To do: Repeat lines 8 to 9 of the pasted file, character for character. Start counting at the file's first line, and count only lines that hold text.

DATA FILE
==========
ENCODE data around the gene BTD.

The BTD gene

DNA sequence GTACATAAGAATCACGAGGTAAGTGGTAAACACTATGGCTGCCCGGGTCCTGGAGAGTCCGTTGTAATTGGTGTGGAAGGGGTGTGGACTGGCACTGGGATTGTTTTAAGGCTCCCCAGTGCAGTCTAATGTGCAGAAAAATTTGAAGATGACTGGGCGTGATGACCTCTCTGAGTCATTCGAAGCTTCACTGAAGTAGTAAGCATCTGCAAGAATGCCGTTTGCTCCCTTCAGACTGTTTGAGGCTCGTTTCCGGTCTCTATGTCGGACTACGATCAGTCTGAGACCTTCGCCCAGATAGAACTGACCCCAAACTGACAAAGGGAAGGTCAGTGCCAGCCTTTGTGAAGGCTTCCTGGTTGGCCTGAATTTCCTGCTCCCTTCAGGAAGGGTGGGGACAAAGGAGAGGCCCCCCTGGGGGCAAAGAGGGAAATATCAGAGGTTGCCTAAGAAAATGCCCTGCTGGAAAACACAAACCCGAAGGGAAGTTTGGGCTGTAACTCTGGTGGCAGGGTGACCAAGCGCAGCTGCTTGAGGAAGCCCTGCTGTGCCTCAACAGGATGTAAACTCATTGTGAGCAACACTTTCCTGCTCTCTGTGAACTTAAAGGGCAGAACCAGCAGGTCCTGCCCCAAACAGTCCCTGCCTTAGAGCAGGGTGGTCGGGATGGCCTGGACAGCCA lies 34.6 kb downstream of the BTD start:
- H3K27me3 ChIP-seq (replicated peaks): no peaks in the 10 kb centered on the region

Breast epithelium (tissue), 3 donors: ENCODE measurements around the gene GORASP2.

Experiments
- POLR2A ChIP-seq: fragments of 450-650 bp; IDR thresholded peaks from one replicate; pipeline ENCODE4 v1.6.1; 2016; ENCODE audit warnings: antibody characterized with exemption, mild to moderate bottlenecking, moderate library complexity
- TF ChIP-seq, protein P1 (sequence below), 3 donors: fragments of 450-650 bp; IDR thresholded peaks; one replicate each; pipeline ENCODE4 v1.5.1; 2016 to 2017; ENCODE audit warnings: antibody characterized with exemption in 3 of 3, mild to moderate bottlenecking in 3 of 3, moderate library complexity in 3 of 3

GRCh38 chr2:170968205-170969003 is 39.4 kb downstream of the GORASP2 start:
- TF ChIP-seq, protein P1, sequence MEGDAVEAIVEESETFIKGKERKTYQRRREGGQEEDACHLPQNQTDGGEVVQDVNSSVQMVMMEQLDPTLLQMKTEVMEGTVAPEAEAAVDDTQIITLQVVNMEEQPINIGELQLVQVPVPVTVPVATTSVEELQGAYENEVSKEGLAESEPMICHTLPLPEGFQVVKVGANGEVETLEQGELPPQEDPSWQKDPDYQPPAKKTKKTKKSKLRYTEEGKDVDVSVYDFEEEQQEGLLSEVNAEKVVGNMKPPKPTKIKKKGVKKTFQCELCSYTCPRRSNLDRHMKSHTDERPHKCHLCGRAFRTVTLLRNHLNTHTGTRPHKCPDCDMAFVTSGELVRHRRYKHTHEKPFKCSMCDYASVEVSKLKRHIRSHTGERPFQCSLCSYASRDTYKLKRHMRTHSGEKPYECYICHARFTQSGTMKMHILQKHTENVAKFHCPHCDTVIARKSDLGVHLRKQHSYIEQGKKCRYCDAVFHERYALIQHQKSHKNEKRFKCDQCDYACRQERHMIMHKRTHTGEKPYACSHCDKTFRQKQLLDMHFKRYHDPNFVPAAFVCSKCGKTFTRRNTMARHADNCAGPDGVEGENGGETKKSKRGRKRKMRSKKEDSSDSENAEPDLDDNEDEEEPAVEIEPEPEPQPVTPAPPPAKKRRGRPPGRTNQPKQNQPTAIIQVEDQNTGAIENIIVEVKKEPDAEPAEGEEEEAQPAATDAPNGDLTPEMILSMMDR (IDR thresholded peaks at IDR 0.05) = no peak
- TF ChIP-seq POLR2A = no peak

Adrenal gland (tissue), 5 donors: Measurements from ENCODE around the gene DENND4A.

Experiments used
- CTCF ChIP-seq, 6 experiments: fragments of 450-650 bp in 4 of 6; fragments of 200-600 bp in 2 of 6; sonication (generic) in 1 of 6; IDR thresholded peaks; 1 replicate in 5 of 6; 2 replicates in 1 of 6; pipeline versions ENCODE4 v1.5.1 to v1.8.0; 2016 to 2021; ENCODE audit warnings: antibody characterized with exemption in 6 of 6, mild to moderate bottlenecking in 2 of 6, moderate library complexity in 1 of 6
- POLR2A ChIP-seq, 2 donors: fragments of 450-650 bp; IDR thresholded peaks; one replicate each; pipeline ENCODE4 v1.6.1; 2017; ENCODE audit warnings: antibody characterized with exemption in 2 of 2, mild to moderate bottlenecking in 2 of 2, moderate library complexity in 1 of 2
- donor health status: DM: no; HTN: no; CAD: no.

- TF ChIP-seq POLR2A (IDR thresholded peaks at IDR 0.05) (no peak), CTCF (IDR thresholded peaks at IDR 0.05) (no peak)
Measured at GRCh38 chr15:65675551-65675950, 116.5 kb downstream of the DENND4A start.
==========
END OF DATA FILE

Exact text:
- TF ChIP-seq, protein P1 (sequence below), 3 donors: fragments of 450-650 bp; IDR thresholded peaks; one replicate each; pipeline ENCODE4 v1.5.1; 2016 to 2017; ENCODE audit warnings: antibody characterized with exemption in 3 of 3, mild to moderate bottlenecking in 3 of 3, moderate library complexity in 3 of 3

GRCh38 chr2:170968205-170969003 is 39.4 kb downstream of the GORASP2 start: